British Columbia·Analysis

10 reasons why the B.C. NDP had its most successful election ever

The word “historic” gets thrown around a lot, but there’s no better way to describe the NDP’s victory in the B.C. election.

The pandemic undoubtedly played a role. But so, too, did the party’s stability in its 1st term in office

NDP Leader John Horgan is pictured at campaign headquarters at a hotel in Vancouver on Oct. 24, after his party was projected to form a majority government in B.C. (Jonathan Hayward/The Canadian Press)

The word "historic" gets thrown around a lot, but there's no better way to describe the NDP's victory in the 2020 B.C. election.

With 55 seats in which it's leading or declared, the party is all but guaranteed to elect its most MLAs ever.

With 45 per cent of the popular vote, it has its highest percentage of the vote in a generation.

John Horgan is the first two-term B.C. NDP premier, and it was the first election in the province's history in which the NDP received the most votes and there wasn't a significant split between several centre-right parties. 

In other words, this time, the New Democrats dominated.

But as the old saying goes, victory has a thousand fathers; defeat is an orphan.

Here are 10 of the reasons the NDP won on election night, and won big.

1. John Horgan

He's the most popular premier in the country (according to polls) for a reason: The NDP leader looks comfortable in the job running the province; he can be partisan without seeming nasty; and he knows how to deploy a dad joke or Instagram emoji like someone half his age. 

Add in a COVID-19 communications approach where he let experts take the spotlight the majority of the time, and it's little wonder the NDP worked to make the election about John Horgan vs. Andrew Wilkinson as often as possible.

WATCH | 'I will do my level best,' John Horgan says after the NDP was projected to win a majority: 

B.C. Premier John Horgan returning to legislature with NDP majority

3 years ago
Duration 1:55
Featured VideoJohn Horgan led his party to victory on election night, becoming the first NDP premier in B.C. history to be re-elected to consecutive terms.

2. Dr. Bonnie Henry

Her name was barely uttered during the campaign, but make no mistake: the fact B.C.'s pandemic response had been internationally lauded for months in the summer made a difference.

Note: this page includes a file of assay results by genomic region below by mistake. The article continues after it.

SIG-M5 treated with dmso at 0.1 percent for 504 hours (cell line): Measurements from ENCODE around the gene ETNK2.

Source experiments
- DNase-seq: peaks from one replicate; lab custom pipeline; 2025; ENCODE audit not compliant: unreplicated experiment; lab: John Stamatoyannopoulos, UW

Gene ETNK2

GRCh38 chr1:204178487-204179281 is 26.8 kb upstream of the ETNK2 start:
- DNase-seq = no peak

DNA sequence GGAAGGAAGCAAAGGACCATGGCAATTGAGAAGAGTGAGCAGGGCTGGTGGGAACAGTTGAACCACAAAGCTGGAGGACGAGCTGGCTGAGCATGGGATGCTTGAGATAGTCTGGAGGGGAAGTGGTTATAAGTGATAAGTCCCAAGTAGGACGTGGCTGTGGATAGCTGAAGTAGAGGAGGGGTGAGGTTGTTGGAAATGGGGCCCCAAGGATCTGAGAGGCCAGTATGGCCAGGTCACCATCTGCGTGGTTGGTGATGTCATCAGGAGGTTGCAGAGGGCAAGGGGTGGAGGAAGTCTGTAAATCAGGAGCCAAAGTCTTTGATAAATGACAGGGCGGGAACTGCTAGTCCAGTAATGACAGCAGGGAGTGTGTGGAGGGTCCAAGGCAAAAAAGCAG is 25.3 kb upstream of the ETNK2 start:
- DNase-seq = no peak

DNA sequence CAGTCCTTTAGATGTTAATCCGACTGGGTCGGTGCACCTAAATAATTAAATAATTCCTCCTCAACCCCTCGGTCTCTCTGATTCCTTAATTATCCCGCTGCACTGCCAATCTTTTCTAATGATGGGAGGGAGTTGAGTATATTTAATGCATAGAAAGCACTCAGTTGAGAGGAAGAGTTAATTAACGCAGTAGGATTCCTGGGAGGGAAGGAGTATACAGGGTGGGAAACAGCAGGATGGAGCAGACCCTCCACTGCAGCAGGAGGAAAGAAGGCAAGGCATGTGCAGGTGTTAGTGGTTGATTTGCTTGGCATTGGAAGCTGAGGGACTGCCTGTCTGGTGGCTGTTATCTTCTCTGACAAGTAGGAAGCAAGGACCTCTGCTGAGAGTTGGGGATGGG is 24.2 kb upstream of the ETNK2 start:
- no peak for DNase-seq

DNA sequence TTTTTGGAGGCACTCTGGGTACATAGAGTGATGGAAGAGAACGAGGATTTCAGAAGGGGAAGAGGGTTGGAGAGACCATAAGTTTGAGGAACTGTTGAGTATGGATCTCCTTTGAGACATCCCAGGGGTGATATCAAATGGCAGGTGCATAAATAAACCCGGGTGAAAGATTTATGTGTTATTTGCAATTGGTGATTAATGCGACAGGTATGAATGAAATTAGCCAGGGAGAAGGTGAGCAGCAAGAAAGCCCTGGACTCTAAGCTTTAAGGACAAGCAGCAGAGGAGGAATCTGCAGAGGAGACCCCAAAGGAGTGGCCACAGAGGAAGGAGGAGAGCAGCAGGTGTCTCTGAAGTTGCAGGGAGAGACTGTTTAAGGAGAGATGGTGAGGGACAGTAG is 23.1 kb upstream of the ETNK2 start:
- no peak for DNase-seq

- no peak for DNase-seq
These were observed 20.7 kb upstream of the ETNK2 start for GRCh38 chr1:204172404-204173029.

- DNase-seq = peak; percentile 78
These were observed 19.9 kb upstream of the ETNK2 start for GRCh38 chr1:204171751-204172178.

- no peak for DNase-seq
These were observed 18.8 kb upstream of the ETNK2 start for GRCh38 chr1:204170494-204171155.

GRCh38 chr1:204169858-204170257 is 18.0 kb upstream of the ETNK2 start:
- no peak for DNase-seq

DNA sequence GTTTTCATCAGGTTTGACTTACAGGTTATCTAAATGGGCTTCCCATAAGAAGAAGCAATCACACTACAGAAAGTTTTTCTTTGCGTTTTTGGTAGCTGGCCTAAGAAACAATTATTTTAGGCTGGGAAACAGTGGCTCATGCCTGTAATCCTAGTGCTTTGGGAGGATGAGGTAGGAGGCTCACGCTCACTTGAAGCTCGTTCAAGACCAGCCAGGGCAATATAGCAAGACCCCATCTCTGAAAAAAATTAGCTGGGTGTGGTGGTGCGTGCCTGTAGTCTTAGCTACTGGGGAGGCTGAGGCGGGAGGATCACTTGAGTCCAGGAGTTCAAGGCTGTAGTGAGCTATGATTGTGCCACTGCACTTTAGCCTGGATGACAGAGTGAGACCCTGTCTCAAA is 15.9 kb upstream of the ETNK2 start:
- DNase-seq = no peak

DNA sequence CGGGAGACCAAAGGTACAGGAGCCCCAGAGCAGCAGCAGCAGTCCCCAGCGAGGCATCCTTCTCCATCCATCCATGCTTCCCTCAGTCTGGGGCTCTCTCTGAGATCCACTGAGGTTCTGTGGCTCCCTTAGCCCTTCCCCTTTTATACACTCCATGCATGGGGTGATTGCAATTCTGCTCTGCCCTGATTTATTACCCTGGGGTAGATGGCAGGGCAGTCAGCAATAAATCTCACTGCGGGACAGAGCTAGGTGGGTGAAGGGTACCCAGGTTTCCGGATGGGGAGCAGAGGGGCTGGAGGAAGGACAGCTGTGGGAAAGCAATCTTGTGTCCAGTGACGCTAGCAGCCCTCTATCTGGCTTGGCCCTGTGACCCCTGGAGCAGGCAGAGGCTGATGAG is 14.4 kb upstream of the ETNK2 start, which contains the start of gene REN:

Henry is apolitical (in fact, she was appointed deputy health officer by the B.C. Liberals), but months of daily briefings standing next to Health Minister Adrian Dix certainly didn't hurt the government. It kept political tensions low for months before the election, and effectively took health care off the table as a hot-button campaign issue. 

Put simply, selling British Columbians on the idea of changing governments during a global pandemic the province had done relatively well containing was always going to be difficult. 

3. Snap election

Yes, despite John Horgan's protestations that "it's never a bad time to ask British Columbians what they want," there was crass politics involved in declaring an election a year ahead of schedule. 

NDP brass knew people would be annoyed at a sudden unscheduled election. But they also believed that annoyance would dissipate once voters were forced to consider which party they wanted to form government, and it was unlikely they would be more popular a year from now.

Obviously, the bet paid off. 

4. Screws to the Green Party

There was an added benefit to calling an election when the NDP did: It was just one week after Sonia Furstenau was named leader of the B.C. Green Party. 

It left the Greens scrambling to quickly recruit a full team of candidates (which they ultimately failed to do), and prevented Furstenau from having time to establish herself to voters before the campaign began. 

Again, the NDP believed the Greens would only become more prepared for an election the longer Furstenau was in charge.

Call it cynical politics or cunning strategy, but it certainly didn't hurt the New Democrats. 

WATCH | Sonia Furstenau vows to hold the NDP government accountable: